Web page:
Volume 17, Number 5—May 2011
Kyasanur Forest Disease Virus Alkhurma Subtype in Ticks, Najran Province, Saudi Arabia
To the Editor: The lineage of Kyasanur Forest disease virus (KFDV) found in the Kingdom of Saudi Arabia is commonly referred to as Alkhurma hemorrhagic fever virus (AHFV). This virus was first isolated from a specimen collected in 1994 from a butcher living in Makkah Province, who was hospitalized for a hemorrhagic fever from which he died (1). The virus was assigned to the genus Flavivirus on the basis of reactivity with genus-specific monoclonal antibodies and sequencing of a fragment of the nonstructural 5 (NS5) gene, which showed >89% identity with KFDV. Ten other cases were confirmed among patients who had leukopenia, thrombocytopenia, and elevated liver enzymes. Observations of patients in the original study or in a subsequent analysis (2) suggested that Alkhurma hemorrhagic fever (AHF) disease was associated with contact with blood from infected animals, bites from infected ticks, or the drinking of raw milk. However, the exact mode of transmission to humans has still not been fully elucidated. More recently, AHFV RNA was detected in a single pool of sand tampans (Ornithodoros savignyi, soft ticks), collected in western Saudi Arabia (3), which suggests a link with these ticks.
To analyze the virus association with arthropods further, we collected and identified ticks and mosquitoes in Najran Province, southern Saudi Arabia, during May and June 2009 from different sites close to where human AHF cases had been recently confirmed (4,5). Camel ticks (Hyalomma dromedarii) (130 adults) were collected while they fed on camels, and O. savignyi sand tampans (243 adults) were collected from the ground in camel resting places (except 1 collected while feeding on a camel). Mosquitoes were collected by using light traps (203 Culex decens females) or as larvae that were then raised in the laboratory (9 Culiseta sp. females). Ticks and mosquitoes were stored at room temperature and killed by overnight freezing the day before shipping to the Centers for Disease Control and Prevention (Atlanta, GA, USA). All arthropods were processed in the BioSafety Level 4 laboratory by injecting Vero E6 cells and by intracerebrally inoculating suckling mice with ground pools of either 5 ticks or 10 mosquitoes. All the tick material was used for the tested pools. Isolates of AHFV were obtained from 1 of 13 pools of H. dromedarii ticks and 1 of 6 pools of O. savignyi sand tampans, both from Al Mishaaliyia district, and from 5 of 8 pools of O. savignyi sand tampans from the Al Balad Magan camel market. Virus identity was confirmed by sequencing a 390-nt fragment from the virus core protein C and preM genes. No virus was isolated from any mosquito suspensions.
Phylogenetic analysis of the 7 tick isolates and the available homologous sequences of AHFV are presented in the Figure. The tick AHFV sequences are closely related but distinct from previously reported AHFV sequences from human isolates or from the only sequence reported from ticks collected in 2004 in Jeddah Province. The observed sequences are clustered by site of collection but not by tick species.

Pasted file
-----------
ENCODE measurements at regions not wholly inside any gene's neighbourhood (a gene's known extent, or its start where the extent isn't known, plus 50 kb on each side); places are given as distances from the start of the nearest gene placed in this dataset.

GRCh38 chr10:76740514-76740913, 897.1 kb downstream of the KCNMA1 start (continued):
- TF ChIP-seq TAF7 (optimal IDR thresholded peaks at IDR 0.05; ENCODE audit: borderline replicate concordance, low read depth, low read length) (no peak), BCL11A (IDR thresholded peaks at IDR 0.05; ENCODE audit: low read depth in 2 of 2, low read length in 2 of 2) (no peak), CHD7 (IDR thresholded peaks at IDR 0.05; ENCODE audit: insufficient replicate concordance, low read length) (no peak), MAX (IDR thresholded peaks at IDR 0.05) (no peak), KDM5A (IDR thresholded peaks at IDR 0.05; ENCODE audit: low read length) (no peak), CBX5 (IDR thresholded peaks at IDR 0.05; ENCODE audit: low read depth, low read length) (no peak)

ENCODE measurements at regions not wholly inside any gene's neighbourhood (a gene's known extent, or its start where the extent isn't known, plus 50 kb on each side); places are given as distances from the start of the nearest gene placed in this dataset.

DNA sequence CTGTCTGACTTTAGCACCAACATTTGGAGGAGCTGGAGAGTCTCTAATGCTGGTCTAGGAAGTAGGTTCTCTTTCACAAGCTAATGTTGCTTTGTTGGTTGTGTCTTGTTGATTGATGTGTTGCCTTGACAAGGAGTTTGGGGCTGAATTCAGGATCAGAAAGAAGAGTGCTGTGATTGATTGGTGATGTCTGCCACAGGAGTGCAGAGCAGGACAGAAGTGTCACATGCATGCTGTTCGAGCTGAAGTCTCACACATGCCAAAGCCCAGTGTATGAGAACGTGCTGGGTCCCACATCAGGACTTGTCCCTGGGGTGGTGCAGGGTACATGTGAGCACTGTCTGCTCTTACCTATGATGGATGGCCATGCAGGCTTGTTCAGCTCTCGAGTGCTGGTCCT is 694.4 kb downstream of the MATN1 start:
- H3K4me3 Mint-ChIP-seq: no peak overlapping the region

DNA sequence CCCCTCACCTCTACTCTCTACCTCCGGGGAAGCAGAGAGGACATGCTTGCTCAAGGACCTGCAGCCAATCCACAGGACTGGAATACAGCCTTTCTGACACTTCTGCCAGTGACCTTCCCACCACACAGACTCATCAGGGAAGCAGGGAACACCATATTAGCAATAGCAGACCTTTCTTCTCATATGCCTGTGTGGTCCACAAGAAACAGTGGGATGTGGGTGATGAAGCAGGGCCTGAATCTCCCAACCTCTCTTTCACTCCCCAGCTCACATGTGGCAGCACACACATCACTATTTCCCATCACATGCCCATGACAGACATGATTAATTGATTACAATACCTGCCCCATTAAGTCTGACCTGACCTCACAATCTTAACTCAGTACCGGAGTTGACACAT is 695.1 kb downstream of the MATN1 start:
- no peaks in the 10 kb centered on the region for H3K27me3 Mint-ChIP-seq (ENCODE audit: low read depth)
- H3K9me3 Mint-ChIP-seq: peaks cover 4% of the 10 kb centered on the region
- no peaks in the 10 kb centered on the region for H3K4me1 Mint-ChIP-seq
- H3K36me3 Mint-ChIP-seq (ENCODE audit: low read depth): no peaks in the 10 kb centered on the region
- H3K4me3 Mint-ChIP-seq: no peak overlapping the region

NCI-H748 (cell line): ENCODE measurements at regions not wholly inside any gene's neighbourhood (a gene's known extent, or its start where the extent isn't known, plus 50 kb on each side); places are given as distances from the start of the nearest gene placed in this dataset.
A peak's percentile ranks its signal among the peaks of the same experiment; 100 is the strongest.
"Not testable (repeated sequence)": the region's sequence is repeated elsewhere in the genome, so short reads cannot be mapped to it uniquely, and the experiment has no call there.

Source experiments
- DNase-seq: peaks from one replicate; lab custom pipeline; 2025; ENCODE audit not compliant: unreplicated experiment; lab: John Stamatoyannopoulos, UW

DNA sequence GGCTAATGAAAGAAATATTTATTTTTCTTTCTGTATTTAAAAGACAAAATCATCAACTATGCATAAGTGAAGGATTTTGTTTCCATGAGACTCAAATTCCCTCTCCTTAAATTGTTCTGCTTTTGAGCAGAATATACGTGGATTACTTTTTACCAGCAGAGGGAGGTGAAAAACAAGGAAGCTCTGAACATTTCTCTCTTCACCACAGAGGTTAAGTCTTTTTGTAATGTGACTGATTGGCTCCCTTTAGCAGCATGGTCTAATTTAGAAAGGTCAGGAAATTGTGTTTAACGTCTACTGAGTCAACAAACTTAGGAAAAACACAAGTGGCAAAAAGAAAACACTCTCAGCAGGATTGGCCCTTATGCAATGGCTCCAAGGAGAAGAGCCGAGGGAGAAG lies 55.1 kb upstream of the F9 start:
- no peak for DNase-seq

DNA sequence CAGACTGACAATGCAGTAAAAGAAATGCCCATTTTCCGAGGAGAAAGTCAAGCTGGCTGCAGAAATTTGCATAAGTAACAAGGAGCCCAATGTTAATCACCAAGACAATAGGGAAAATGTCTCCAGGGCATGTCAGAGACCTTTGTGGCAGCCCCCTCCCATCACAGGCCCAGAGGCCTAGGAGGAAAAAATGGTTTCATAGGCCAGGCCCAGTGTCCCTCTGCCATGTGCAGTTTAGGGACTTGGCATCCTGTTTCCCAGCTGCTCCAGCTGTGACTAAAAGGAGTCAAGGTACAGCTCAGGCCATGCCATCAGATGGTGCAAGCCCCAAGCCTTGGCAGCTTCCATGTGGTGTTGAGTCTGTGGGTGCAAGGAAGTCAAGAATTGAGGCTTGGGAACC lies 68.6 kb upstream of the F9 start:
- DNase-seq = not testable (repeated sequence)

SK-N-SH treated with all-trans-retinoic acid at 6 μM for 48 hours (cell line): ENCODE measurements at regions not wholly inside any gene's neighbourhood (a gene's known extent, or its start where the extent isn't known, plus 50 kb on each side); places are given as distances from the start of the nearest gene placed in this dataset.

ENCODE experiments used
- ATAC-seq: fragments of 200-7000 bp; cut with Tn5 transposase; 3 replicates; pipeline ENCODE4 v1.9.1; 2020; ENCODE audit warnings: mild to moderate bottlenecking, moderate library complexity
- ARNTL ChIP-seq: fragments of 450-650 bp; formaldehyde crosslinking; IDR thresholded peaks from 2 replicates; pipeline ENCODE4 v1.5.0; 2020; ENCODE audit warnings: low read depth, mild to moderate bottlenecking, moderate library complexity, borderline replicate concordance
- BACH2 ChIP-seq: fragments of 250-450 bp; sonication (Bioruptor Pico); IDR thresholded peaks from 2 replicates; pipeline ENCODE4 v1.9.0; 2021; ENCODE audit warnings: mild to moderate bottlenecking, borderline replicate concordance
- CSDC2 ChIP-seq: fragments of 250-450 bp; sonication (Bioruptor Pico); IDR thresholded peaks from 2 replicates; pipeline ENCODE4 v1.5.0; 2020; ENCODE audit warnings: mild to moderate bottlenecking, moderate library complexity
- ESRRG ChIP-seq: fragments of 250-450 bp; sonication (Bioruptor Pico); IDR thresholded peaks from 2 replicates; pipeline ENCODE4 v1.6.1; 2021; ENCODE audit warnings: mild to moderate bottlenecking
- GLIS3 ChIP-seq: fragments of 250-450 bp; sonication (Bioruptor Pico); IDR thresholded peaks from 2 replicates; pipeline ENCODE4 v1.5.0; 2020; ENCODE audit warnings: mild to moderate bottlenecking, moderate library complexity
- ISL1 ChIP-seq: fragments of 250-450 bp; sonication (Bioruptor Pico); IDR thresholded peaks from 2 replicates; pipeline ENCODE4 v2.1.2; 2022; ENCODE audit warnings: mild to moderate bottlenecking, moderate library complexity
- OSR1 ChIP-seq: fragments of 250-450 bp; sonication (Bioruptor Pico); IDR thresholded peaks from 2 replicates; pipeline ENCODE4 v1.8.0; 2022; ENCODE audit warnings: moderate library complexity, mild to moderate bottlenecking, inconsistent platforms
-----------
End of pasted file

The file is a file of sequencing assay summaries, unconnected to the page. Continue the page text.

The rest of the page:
In this report, we confirm that the sand tampan (O. savignyi tick) is a vector and reservoir of AHFV in Saudi Arabia. Of all arthropods, this tick is one of the most highly adapted to the desert. It can be found in the shade of trees, beside rock fences, on livestock, and in livestock yards, particularly camel yards (6). It can feed rapidly during the day or night on camels, goats, sheep, wild mammals, and humans. Sand tampans can survive for long periods without feeding, fulfilling perfectly the role of reservoir for AHFV. This tick has been reported in arid biotopes of northeastern, eastern, and southern Africa (7) and from Arabia to India and Sri Lanka, which suggests a potential wide distribution of AHFV or related viruses. In India, KFDV has been isolated from Ornithodoros spp. ticks collected in a bat-inhabited cave (8), and experimental transtadial and transovarial transmission of KFDV in O. crossi ticks has been reported (9).
The isolation of AHFV from the camel tick (H. dromedarii) also has public health implications. The capital city of Najran serves as a market for camels and other livestock from Saudi Arabia and Yemen. Adult camel ticks infest mainly camels, and infected ticks can feed on and infect animals just before sale or slaughter. AHF in persons working in the Najran market has been described (5). Unfortunately, no AHFV sequence is available from those cases.
The genetic diversity of the isolated viruses from ticks is quite low. Previous analysis of KFDV and AHFV suggested slow evolution with divergence ≈33 years ago (10). The data reported here clearly strengthen the position of AHFV in the tick-borne flavivirus complex, although the numbers and species of mosquitoes tested were limited. Expanded epidemiologic and molecular studies should provide insight into the distribution and evolution of the virus and identify at-risk regions within Saudi Arabia. Laboratory infection and transmission studies in colonized ticks should clarify the role of O. savignyi and H. dromedarii ticks in the ecology of AHFV. Currently, public health messages are being developed for the community at risk and local health care workers.
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Table of Contents – Volume 17, Number 5—May 2011
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Pierre E. Rollin, Centers for Disease Control and Prevention, 1600 Clifton Rd NE, Mailstop G14, Atlanta, GA 30333, USA